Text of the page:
Overall, the United States has lagged behind other developed countries in providing accessible health care to its citizens. Explanation of why the United States is behind in this arena and how this lack of health care affects persons of color
The United States lacks behind other developed countries in providing accessible healthcare because of political resistance to universal healthcare that some groups support. According to Interlandi (2019), the idea of providing universal healthcare has faced a lot of backlashes. For example, in the 1930s, the opponents “called the idea socialist and un-American and warned of government intervention in the doctor-patient relationship” (para. 14).
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Even after the Affordable Care Act, although it provided coverage for millions, it excluded some groups, mainly people of color. However, some states, for example, Arkansas, refused to implement Medicare expansion and placed additional requirements on people for them to obtain coverage under this program (Interlandi, 2019). Again, this is a political agenda that is supported by some policymakers, who believe that universal coverage is not a proper way of providing healthcare services. Moreover, the lobbying of the insurance companies and the difficulty of implementing such a system, considering the scope of it, are also significant factors.
Moreover, according to Interlandi (2019), the disparities of the minorities and their restricted access to healthcare is rooted in the history of the United States and slavery. Especially the African-American community, which has been excluded from being able to receive care or have medical education. This and other groups had to fight for their right to access healthcare services. The persons of color are affected by it because a disproportionate number of them cannot access proper care or issues with access, unlike others. Moreover, Tello (2017) argues that people of color more often receive bad treatment or do not receive the necessary medication. Hence, the existing healthcare system has significant implicit biases that affect people of color.
An Internet search on Google Scholar and find two articles on the Personal Responsibility and Work Opportunity Reconciliation Act (PRWORA). A brief summary of related articles
Personal Responsibility and Work Opportunity Reconciliation Act (PRWORA) is law aimed at reforming the welfare system. In an article by Schaefer (2017), it is described as a legislation that changed the welfare system in the United States. Mainly, upon the implementation, the government established Temporary Assistance for Needy Families (TANF). It reduced the number of families who could receive welfare by 60% (Schaefer, 2017). The author argues that under PRWORA, more families that previously received support from the government reported receiving income from employment. Moreover, the states gained more control over their welfare systems, for example, the distribution of food stamps.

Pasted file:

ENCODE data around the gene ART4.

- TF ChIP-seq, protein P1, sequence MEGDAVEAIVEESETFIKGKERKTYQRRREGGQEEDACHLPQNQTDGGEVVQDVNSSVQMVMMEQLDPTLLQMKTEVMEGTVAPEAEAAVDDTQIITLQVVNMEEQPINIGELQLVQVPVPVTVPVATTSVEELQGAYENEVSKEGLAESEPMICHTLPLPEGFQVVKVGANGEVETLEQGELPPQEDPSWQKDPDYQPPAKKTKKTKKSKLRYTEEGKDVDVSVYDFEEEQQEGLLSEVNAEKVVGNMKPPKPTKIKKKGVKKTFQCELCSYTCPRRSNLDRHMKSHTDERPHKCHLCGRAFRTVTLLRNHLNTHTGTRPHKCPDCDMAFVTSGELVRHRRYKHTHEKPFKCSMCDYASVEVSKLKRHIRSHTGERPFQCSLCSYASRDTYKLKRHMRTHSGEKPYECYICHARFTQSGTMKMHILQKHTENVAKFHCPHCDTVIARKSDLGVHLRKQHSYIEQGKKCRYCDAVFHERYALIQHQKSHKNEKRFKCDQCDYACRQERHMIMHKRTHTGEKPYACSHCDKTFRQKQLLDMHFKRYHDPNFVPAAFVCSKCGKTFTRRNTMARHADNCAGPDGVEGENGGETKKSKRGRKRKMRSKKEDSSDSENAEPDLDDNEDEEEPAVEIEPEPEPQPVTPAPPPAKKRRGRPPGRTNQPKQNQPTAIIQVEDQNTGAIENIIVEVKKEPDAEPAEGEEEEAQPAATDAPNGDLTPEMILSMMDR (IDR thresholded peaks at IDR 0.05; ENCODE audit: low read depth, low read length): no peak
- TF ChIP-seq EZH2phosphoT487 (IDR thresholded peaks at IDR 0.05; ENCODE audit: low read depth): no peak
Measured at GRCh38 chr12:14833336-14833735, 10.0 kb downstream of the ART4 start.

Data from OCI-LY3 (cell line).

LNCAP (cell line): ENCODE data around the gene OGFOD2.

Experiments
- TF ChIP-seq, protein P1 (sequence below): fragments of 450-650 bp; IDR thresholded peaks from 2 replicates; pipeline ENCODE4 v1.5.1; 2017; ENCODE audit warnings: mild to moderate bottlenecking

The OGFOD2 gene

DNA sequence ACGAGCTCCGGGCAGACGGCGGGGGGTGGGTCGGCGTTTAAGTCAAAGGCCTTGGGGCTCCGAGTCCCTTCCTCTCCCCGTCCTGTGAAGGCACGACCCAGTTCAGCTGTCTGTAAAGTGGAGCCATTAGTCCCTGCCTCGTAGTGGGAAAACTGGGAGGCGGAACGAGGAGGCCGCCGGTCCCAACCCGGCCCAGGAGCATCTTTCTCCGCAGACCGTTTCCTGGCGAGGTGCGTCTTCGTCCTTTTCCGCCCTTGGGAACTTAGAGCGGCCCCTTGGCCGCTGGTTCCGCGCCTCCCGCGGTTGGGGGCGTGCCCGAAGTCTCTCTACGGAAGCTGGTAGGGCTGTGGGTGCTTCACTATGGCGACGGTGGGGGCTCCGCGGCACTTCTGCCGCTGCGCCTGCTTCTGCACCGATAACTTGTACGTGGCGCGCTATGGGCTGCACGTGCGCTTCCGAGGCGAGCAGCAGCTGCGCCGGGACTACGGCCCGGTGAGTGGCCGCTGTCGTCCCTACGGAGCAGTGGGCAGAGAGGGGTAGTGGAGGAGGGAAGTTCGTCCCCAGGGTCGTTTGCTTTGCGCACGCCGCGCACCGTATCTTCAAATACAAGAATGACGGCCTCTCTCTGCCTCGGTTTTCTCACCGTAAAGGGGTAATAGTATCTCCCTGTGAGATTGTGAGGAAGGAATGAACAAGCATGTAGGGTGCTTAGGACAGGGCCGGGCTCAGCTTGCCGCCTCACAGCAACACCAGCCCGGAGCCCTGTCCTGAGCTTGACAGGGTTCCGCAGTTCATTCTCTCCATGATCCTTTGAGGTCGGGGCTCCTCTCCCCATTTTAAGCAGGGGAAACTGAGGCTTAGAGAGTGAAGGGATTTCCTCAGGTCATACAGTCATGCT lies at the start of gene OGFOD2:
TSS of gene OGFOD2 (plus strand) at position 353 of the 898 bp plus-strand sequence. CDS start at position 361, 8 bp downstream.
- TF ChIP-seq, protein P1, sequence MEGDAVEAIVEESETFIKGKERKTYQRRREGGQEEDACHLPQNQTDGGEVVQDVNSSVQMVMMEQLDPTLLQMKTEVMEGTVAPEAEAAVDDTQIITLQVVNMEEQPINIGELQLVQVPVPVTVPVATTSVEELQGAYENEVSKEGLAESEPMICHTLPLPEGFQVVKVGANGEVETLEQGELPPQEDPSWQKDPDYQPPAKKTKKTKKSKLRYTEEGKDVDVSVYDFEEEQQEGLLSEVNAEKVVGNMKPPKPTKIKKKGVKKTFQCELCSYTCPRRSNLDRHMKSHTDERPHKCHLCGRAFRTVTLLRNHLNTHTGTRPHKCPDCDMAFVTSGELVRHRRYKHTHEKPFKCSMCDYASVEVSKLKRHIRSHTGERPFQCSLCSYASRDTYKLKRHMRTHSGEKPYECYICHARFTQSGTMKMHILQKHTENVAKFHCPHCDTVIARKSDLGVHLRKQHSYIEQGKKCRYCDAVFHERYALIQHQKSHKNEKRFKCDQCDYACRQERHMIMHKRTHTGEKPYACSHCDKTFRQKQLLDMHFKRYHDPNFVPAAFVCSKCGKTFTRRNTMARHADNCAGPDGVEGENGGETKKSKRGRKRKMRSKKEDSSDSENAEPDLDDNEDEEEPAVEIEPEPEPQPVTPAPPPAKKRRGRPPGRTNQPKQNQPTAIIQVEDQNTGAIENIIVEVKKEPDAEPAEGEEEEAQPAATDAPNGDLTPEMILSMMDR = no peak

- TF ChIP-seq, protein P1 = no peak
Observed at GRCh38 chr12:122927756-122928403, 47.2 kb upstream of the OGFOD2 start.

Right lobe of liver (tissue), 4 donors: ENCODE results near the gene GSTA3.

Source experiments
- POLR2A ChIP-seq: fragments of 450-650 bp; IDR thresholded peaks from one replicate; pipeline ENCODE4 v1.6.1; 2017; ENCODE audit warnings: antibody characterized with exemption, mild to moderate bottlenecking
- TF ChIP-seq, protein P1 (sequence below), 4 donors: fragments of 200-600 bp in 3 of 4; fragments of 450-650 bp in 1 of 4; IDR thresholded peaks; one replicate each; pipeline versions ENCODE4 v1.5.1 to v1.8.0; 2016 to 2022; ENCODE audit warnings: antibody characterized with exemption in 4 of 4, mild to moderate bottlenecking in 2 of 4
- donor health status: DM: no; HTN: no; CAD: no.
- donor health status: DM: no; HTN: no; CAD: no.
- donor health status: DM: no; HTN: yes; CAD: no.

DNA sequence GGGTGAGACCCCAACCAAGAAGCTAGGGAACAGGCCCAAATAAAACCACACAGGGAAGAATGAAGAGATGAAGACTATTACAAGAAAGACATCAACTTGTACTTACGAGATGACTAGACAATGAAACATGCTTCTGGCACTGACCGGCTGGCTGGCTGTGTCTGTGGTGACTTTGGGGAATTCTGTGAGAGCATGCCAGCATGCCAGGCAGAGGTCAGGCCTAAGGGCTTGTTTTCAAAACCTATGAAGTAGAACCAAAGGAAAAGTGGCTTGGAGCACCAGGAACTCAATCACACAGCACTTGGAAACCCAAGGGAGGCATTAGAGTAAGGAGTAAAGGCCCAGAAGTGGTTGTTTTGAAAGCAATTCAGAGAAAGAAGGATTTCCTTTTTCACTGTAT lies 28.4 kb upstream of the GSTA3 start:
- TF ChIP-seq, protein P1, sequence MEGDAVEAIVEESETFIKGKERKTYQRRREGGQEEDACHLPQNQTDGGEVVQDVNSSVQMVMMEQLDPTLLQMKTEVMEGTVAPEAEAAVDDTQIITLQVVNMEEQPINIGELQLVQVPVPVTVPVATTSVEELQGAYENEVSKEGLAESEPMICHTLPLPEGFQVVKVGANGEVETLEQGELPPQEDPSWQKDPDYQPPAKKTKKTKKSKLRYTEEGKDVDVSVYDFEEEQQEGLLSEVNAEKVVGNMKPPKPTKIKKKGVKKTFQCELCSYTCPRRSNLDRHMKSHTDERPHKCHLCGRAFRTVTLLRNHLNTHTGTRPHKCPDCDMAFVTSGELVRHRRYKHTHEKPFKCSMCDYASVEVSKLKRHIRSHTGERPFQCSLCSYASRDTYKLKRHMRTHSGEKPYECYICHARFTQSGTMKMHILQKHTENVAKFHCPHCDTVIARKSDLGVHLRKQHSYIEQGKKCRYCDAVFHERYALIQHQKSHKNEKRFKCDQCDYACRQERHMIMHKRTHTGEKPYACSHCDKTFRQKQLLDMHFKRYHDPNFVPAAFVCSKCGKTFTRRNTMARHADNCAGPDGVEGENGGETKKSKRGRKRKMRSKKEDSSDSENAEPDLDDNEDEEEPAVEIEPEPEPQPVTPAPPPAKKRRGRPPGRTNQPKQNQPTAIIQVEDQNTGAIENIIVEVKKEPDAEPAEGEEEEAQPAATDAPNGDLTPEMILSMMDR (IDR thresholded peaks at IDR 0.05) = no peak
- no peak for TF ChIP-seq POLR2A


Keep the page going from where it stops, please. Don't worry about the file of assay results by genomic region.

Next, an article by Tanner (2016) explains that PRWORA allowed the states to choose which families would receive the government’s support. For example, states implemented policies where 40% of welfare recipients had to have a job in order to qualify for the support program. Moreover, a limit of 60 months was set, meaning that after five years, people could no longer receive help (Tanner, 2016). In summary, the author of this article argues that this welfare program was a step towards fighting poverty in the state, but the government is yet to introduce legislation that would allow overcoming this problem entirely.
These articles expanded my understanding of PRWORA because I understood that the main objective of this legislation was to reduce the number of families who depend on the government’s support. The three implications include more authority of the local governments, the implication that families on welfare should also have a job, with the exclusion of single mothers under the age of 18. These single mothers would have to stay in school to be eligible (Tanner, 2016). Finally, this act affected other segments of society by setting specific standards and goals for governmental programs, for example, those that limit out of wedlock births.
Interlandi, J. (2019). Why doesn’t America have universal health care? One word: Race. New York Times. Web.
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Tello, M. (2017). Racism and discrimination in health care: Providers and patients. Harvard Health Blog. Web.
Schaefer, L. (2017). The 1996 personal responsibility and work opportunity reconciliation act in the US. Center for Public Impact. Web.
Tanner, M. D. (2016). Twenty years after welfare reform: The welfare system remains in place. CATO Institute. Web.